From the “this is why people hate lawyers” file, it appears that Major League Baseball has filed a notice with the US Patent and Trademark Office stating it intends to dispute Blizzard’s registration of the logo for its upcoming Overwatch league, on the grounds that it may be confusing with its own logo. Here’s the two logos side by side for comparison:

Logo ComparisonConfused? Me either. The main similarity between the two appears to be the image of a white silhouette bordered by a two tone background. Hmm, why does that sound familiar? Oh right.

                    NBA Logo

So watch out NBA. After the MLB’s inevitable crushing victory against Blizzard, you’re next.

My favorite thing about this story though? Technically this isn’t really news. The MLB actually filed the notice at the heart of this story almost three months ago, in late April. No one reported on it at the time, and since then there’s actually been no new developments on this (the MLB has until July 26 to file their legal argument in the dispute).

As far as I can tell, the only reason this has become a story now is that New York entertainment law firm Morrison Lee posted an item about it on their firm blog and everyone else just ran with it, with the story even ending up in non-gaming publications such as Deadspin, and CBS Sports. This probably says a lot of things about how the media works that I’m not smart enough to encapsulate in writing here. In any event, it looks like one little law firm blog can change the world after all. In keeping with that, if anyone out there has any sweet, sweet industry gossip they’d like to leak, please know that I am available.

Who Owns Your Steam Games? (Hint: It’s Not You)

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Now that game sales are moving more and more into the digital realm, a question I sometimes hear is whether this changes anything in regard to game ownership, and whether users really “own” the games they buy through services like Steam.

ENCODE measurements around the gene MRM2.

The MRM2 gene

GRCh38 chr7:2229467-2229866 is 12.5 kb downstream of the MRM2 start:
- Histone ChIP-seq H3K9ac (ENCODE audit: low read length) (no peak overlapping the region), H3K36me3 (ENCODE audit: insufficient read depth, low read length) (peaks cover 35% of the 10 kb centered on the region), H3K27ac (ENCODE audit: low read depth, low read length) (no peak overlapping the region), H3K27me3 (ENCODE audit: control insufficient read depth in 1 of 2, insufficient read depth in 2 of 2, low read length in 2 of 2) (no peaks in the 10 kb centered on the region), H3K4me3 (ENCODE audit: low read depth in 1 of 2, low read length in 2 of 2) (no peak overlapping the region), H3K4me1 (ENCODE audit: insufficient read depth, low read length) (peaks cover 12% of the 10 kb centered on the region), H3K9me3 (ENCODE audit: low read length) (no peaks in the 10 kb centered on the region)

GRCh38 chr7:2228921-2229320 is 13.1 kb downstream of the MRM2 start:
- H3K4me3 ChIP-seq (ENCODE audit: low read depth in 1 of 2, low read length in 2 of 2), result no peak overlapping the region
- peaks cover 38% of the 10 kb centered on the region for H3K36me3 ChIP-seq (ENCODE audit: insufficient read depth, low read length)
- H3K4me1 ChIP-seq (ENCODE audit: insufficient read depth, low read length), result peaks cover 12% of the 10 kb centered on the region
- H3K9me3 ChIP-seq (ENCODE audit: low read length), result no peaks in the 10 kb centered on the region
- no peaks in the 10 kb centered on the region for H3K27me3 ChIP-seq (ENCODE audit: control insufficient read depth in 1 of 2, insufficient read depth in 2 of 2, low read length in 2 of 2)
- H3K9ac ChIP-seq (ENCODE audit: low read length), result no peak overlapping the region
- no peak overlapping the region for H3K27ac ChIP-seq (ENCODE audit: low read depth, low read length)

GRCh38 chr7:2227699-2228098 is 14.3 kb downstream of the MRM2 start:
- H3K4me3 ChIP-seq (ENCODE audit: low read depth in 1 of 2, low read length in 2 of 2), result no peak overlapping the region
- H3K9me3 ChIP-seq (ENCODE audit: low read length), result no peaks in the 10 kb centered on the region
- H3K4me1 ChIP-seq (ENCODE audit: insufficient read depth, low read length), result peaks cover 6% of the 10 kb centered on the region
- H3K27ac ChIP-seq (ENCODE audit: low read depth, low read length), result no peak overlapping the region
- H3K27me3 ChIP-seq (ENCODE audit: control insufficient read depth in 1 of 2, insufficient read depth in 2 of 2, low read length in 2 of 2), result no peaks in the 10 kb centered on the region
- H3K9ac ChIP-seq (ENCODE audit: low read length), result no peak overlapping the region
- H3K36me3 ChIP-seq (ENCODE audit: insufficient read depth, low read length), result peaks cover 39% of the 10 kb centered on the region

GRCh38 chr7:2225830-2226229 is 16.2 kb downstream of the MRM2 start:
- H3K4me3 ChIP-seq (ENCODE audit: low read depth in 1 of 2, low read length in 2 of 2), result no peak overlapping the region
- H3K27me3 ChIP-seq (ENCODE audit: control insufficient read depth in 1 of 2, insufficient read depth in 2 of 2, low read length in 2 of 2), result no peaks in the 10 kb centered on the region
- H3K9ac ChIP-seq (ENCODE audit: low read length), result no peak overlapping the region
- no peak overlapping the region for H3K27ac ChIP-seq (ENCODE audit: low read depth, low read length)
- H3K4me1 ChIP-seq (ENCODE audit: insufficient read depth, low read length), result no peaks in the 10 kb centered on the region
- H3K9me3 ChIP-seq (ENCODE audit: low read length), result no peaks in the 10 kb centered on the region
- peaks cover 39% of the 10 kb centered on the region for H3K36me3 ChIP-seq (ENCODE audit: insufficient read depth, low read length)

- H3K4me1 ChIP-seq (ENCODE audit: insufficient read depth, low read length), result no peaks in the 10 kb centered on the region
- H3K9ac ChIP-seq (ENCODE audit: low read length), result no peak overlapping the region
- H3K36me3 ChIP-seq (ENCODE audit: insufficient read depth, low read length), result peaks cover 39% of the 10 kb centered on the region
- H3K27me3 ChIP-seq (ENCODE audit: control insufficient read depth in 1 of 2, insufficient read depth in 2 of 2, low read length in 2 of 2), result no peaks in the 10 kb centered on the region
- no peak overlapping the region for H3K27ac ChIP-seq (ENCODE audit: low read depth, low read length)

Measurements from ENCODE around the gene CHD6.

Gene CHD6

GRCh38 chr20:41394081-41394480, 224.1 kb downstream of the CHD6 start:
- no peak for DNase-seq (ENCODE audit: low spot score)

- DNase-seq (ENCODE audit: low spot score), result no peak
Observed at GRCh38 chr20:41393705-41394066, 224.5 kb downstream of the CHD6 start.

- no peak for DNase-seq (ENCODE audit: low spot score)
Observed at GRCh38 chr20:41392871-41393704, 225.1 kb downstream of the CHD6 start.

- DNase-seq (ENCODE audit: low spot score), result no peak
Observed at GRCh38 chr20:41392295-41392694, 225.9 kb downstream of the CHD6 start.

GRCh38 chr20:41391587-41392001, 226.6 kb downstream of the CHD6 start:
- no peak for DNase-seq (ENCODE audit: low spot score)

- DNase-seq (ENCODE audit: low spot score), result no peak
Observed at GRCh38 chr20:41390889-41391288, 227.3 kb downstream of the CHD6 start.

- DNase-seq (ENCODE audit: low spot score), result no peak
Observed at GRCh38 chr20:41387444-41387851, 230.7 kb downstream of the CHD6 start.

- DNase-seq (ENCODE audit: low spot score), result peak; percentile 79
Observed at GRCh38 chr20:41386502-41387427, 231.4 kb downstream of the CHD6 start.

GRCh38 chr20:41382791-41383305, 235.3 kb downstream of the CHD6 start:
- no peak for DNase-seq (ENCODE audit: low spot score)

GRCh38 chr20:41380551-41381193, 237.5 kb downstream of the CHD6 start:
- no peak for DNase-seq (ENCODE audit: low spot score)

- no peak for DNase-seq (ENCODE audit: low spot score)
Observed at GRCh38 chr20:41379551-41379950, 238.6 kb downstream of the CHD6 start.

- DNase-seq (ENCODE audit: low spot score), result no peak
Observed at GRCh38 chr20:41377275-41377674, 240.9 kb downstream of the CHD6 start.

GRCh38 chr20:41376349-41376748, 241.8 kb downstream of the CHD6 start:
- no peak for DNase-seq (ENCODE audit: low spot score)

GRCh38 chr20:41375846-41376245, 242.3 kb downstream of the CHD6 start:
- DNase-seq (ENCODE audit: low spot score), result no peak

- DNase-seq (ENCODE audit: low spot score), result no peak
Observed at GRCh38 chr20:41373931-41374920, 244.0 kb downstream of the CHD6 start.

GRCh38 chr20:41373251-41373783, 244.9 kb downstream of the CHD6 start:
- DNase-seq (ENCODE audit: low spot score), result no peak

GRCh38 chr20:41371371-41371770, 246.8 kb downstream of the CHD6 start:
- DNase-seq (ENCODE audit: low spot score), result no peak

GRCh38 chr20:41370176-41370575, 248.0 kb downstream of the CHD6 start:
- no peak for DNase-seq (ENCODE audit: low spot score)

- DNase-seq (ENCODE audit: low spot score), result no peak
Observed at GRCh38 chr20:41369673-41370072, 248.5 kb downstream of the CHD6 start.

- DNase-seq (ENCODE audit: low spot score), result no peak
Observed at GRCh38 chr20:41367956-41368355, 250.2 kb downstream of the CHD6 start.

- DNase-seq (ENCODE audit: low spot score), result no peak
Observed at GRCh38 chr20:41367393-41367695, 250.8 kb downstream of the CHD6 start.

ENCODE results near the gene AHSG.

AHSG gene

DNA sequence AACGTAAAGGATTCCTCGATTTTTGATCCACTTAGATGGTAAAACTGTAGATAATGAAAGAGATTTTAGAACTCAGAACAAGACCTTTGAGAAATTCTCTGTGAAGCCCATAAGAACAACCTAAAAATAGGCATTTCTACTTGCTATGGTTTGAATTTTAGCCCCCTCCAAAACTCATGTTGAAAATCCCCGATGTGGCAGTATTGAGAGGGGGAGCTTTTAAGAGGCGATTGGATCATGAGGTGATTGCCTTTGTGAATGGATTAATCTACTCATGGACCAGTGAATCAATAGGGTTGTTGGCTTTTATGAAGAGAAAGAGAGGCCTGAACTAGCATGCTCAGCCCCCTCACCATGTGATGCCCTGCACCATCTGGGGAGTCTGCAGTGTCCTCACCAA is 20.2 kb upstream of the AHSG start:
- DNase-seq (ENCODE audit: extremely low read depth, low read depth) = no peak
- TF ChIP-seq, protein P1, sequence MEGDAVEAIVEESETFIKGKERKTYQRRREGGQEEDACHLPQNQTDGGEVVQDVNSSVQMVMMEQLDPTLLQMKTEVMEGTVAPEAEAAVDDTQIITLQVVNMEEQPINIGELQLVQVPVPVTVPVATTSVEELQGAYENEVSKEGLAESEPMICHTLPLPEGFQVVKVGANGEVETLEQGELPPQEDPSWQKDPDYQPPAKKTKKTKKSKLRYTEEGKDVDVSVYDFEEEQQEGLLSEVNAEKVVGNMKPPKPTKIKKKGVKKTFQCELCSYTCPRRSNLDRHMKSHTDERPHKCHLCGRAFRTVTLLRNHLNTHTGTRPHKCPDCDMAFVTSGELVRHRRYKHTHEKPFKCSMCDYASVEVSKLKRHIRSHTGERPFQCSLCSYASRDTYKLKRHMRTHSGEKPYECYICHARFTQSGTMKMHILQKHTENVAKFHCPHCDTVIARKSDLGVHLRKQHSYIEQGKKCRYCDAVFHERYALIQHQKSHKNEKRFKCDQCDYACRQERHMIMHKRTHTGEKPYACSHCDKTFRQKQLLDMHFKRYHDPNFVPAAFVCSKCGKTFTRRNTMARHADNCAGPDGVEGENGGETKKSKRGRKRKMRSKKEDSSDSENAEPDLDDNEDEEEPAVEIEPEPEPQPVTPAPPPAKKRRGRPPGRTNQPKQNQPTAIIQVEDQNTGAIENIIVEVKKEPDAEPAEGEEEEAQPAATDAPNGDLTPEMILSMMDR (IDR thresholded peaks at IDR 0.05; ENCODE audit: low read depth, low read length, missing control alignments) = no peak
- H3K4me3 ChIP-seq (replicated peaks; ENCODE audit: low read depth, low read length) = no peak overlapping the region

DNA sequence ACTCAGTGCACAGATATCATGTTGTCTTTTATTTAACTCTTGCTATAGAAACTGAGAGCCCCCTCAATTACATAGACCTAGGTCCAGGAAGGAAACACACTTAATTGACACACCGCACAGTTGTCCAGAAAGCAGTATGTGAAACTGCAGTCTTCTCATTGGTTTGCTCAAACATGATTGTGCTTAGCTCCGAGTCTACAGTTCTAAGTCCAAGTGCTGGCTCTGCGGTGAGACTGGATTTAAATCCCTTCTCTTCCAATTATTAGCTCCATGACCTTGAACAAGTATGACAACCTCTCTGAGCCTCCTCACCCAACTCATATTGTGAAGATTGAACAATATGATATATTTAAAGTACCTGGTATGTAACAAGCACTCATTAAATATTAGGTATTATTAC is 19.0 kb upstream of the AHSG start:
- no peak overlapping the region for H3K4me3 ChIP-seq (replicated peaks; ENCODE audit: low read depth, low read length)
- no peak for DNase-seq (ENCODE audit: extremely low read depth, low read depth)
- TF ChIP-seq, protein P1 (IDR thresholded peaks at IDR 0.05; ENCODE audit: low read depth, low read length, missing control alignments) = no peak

The short answer to that question is no, users don’t really “own” their Steam games. However, they never owned games they bought on CDs either. When someone buys a game, all they get is a license to use the game, usually for personal, non-commercial purposes. The game company still owns all the intellectual property related to the game, all the buyer gets is essentially a right to play it. This has been true since the beginning of the industry, and the shift from selling physical copies of games to electronic copies has done nothing to change this from a legal perspective.

From a practical standpoint, however, things have changed considerably. Electronic delivery of games has made it far, far easier for companies to actually enforce the terms of their game licenses. For example, while in the days of CDs game companies had essentially zero chance of enforcing prohibitions on making copies of games or sharing them with others, nowadays that’s not the case. Services like Steam can keep far closer track of what you do with your copy of a game, and make it far harder for users to “circumvent” any such restrictions.

Moreover, if someone breaches the terms of a game license, it’s a lot easier for for companies to terminate that license (i.e. cut off that person’s access to the game). For instance, Valve regularly bans Steam users caught cheating by their software.

While Counterstrike cheaters aren’t too high on anyone’s pity list, other Steam users have also been banned for other, more vague transgressions against Valve’s terms of service, losing access to copies of all games in their library. For instance, this story highlights the story of a who was banned by Valve for vague violations of its terms of service, without any clear explanation for what he did wrong. The user lost access to a game library containing approximately $1,500 worth of games, with no refund, which appears to be Valve’s policy in the case of these bans. The ban was eventually lifted after the story made the rounds on some game publications, however the user was never provided with an explanation for what his alleged transgression was.